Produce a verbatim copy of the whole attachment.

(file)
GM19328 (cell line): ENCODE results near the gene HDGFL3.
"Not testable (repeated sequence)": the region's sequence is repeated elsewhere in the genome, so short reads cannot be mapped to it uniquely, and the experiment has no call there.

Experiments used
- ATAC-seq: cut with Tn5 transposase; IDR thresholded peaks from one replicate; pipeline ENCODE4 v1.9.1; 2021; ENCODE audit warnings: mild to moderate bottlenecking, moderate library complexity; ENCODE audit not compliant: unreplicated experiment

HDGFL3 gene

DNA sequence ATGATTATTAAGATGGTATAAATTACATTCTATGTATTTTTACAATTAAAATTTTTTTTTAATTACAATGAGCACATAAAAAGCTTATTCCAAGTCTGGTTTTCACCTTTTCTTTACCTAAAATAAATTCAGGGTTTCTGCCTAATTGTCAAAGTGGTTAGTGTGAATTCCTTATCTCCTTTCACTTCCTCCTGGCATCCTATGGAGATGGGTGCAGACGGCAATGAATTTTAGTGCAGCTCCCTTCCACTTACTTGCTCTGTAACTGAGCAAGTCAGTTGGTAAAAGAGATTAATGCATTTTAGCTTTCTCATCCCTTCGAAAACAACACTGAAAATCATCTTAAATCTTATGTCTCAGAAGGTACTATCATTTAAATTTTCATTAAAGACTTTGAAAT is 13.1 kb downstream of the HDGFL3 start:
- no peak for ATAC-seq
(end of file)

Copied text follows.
GM19328 (cell line): ENCODE results near the gene HDGFL3.
"Not testable (repeated sequence)": the region's sequence is repeated elsewhere in the genome, so short reads cannot be mapped to it uniquely, and the experiment has no call there.

Experiments used
- ATAC-seq: cut with Tn5 transposase; IDR thresholded peaks from one replicate; pipeline ENCODE4 v1.9.1; 2021; ENCODE audit warnings: mild to moderate bottlenecking, moderate library complexity; ENCODE audit not compliant: unreplicated experiment

HDGFL3 gene

DNA sequence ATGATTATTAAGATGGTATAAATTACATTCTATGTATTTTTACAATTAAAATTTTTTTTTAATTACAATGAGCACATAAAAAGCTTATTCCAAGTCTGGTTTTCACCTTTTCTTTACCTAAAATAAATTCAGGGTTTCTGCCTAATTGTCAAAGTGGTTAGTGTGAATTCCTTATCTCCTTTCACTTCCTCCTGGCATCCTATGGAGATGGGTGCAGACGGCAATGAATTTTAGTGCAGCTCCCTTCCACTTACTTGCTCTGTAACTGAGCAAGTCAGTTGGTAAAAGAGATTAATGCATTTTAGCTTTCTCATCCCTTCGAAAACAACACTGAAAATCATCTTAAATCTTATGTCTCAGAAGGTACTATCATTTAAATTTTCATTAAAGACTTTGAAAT is 13.1 kb downstream of the HDGFL3 start:
- no peak for ATAC-seq